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Unseating a dictator is usually a difficult and violent process. That has surely been the case for the rebel forces in Libya, and their international supporters, who finally took control of Tripoli on August 22. The end of Muammar Quaddafi’s 42-year tyranny, however, is only just the beginning of an uncertain and challenging transition.

 

Historians have studied regime transitions in many countries coming out of dictatorship.  Each case is unique, but there are some similarities that are worth articulating as Libyans struggle to reform their society.

 

First, the figures who directed the revolt against the old regime are rarely the best people to lead the new government. Fighting a revolution and governing a new state are two very different tasks. Defeating an entrenched dictator requires savvy battlefield skills, some brutality, and targeted intimidation. Managing a society in transition calls for a much lighter touch, including the ability to build consensus, persuade, and flatter. The rebel hero is a militant; the governing leader must be a manager.

 

Second, foreign supporters of the new government must help, but they must also choose their moments carefully. Too little external assistance during a period of transition contributes to suffering, insecurity, and resentment among citizens. They quickly turn to demagogues who promise quick solutions, often with more violence. Too much external intervention encourages dependence, corruption, and resentment of foreigners who seem to be profiting at the cost of locals. The aid giver quickly becomes a perceived imperialist.

 

Navigating this dilemma of too little or too much assistance is not impossible. The United States and other big powers must work closely together with local figures, they must think carefully about the areas where they can help most effectively, and they must show respect for the country, the culture, and its people. External assistance should appear temporary and targeted for local needs during a period of transition. Americans and other foreigners must act as visiting guests, not aggressive know-it-alls.

 

Third, and perhaps most important, everyone involved in a regime transition must recognize that change is uneven and unpredictable. There are no formulas, laws, or simple rules for nation-building. The historical record makes that clear. Transitions succeed only when the key domestic and foreign actors articulate basic principles and work toward them, continually adapting to new circumstances and challenges. This requires frank communication, serious analysis of day-to-day events, and frequent adjustments. Creating a new government after dictatorship is an art, and it demands courageous, creative, and open-minded leaders.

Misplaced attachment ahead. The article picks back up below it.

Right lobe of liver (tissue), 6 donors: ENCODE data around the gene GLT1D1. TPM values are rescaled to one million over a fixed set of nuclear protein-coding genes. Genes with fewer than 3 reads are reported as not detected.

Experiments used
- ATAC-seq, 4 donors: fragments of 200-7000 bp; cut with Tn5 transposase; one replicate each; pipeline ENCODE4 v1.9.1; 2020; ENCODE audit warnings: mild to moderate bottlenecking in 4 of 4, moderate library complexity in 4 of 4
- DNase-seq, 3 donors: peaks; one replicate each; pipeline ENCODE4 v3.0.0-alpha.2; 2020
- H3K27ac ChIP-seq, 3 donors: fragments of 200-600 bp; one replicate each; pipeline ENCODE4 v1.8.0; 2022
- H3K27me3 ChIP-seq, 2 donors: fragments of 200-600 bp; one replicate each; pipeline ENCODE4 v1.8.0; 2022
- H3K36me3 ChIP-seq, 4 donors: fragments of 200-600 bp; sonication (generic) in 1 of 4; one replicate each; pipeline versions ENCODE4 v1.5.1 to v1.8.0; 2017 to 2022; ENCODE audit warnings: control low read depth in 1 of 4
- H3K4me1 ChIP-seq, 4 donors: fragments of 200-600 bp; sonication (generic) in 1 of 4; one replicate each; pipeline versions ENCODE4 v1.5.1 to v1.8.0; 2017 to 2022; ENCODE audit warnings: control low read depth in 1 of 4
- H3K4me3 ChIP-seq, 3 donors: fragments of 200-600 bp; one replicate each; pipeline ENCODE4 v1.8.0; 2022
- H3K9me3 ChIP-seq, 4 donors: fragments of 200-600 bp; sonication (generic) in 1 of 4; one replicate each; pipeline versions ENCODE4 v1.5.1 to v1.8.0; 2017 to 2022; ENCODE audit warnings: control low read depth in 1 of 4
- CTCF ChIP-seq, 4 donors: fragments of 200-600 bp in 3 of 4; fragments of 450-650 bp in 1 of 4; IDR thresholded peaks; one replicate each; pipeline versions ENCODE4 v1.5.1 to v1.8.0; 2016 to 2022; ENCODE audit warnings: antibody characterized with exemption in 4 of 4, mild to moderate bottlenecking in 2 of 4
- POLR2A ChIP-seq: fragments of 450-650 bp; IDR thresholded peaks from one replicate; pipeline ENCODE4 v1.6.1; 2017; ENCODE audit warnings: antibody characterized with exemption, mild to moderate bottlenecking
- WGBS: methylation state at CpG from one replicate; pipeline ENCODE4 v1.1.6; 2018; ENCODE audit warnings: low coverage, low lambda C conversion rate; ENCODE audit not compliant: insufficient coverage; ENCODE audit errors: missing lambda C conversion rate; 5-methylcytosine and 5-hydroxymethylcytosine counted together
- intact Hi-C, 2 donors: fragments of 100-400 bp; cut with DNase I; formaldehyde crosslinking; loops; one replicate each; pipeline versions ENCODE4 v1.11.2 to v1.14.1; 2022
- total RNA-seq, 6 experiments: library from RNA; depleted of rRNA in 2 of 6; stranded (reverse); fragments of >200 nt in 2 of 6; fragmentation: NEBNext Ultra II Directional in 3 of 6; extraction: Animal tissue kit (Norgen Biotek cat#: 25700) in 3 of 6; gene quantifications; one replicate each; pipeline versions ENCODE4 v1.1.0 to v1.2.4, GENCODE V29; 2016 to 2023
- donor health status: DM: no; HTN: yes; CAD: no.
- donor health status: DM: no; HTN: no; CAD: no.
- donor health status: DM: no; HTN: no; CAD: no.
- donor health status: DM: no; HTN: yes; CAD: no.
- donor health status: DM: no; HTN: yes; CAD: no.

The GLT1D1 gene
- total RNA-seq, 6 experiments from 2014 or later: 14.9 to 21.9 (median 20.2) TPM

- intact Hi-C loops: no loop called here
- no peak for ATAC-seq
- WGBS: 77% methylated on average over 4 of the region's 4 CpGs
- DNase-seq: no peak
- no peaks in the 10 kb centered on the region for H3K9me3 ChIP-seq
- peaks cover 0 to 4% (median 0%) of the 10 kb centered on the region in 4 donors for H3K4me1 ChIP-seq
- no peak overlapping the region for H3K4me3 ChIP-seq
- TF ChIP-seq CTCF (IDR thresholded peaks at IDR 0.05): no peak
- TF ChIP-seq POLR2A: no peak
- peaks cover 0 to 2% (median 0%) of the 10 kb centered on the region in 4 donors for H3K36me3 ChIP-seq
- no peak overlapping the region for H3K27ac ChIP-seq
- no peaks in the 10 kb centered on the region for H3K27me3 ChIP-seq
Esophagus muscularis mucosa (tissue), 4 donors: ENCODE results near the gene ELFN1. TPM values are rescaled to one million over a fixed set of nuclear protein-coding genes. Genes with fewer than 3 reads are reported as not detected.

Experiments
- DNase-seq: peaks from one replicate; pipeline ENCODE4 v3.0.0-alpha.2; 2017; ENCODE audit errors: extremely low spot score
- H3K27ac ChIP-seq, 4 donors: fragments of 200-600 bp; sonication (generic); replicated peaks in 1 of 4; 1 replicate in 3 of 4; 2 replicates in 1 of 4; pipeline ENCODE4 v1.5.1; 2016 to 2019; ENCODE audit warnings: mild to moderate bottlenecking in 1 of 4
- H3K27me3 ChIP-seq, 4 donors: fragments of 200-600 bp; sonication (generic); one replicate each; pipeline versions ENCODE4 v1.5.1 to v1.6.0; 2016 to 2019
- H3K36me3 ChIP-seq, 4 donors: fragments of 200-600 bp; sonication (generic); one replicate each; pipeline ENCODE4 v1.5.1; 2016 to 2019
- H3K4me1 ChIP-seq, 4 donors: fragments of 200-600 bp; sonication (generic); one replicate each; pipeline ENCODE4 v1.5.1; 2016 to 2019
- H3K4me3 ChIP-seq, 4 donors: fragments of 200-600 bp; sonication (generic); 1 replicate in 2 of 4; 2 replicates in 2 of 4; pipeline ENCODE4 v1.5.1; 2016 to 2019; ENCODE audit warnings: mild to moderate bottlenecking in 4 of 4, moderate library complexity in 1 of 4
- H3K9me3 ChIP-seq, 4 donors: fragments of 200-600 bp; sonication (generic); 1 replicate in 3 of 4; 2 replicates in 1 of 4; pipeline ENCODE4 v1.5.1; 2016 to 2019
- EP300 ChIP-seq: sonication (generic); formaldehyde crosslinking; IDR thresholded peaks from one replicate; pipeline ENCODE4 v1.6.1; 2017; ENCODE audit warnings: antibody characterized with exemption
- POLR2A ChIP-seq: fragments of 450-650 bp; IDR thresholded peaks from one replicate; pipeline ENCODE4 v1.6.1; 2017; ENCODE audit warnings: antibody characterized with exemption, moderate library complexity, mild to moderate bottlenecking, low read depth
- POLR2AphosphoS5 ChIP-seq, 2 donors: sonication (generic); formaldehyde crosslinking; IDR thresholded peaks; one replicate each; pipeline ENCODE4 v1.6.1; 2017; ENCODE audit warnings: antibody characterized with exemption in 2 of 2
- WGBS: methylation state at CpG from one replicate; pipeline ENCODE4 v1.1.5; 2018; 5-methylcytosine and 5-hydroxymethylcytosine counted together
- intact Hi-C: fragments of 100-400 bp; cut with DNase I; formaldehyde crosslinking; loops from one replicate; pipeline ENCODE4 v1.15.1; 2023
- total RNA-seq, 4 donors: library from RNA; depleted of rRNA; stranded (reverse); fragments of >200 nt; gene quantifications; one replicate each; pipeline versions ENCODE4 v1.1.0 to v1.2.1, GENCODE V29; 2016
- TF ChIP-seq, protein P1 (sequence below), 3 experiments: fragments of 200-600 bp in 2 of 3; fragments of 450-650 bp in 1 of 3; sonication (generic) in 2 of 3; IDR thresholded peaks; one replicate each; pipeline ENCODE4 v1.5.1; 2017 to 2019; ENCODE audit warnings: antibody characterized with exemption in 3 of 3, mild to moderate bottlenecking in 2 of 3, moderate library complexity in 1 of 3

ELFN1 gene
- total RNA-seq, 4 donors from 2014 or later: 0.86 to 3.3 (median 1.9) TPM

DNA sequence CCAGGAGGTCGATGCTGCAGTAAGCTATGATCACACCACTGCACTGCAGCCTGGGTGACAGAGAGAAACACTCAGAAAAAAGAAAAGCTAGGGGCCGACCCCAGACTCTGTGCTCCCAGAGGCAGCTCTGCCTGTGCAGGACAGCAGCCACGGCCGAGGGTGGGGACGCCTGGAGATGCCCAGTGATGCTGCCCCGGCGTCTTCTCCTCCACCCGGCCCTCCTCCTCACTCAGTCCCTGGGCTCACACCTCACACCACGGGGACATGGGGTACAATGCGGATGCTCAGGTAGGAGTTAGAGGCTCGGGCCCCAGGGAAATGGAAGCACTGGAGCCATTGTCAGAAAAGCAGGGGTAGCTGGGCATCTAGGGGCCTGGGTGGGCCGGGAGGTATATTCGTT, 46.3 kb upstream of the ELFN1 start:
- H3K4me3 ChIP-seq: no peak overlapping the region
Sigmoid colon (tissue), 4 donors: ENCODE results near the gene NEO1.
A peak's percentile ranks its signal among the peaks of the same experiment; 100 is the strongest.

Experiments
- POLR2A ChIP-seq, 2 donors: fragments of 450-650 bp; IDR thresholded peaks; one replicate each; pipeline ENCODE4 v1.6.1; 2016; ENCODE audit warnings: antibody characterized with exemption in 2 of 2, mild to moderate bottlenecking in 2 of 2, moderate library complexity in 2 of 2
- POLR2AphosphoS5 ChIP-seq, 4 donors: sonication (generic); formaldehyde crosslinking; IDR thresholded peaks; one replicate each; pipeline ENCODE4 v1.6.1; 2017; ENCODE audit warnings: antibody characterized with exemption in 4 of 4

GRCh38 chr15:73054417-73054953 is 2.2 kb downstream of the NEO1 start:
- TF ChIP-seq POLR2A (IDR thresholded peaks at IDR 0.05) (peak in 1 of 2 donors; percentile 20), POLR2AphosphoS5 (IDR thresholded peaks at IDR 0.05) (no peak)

The future for Libya is bright because the country has rich resources, many foreign supporters, and a new group of empowered figures who have unseated a terrible dictator in the name of the people. Making good on the promise of a New Libya will not be easy, but the first step is to acknowledge the difficulties and begin a conversation about identifying leaders, processes, and partners for the next few months. After all, Rome was not build in a day.

 

This essay originally appeared at:  http://www.utexas.edu/know/2011/08/25/suri_libya/

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About Jeremi Suri
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Jeremi Suri holds the Mack Brown Distinguished Chair for Leadership in Global Affairs at the University of Texas at Austin. He is a professor in the University's Department of History and the Lyndon B. Johnson School of Public Affairs. Professor Suri is the author and editor of nine books on contemporary politics and foreign policy. Professor Suri's research and teaching have received numerous prizes. In 2007 Smithsonian Magazine named him one of America's "Top Young Innovators" in the Arts and Sciences. His writings appear widely in blogs and print media. Professor Suri is also a frequent public lecturer and guest on radio and television programs.

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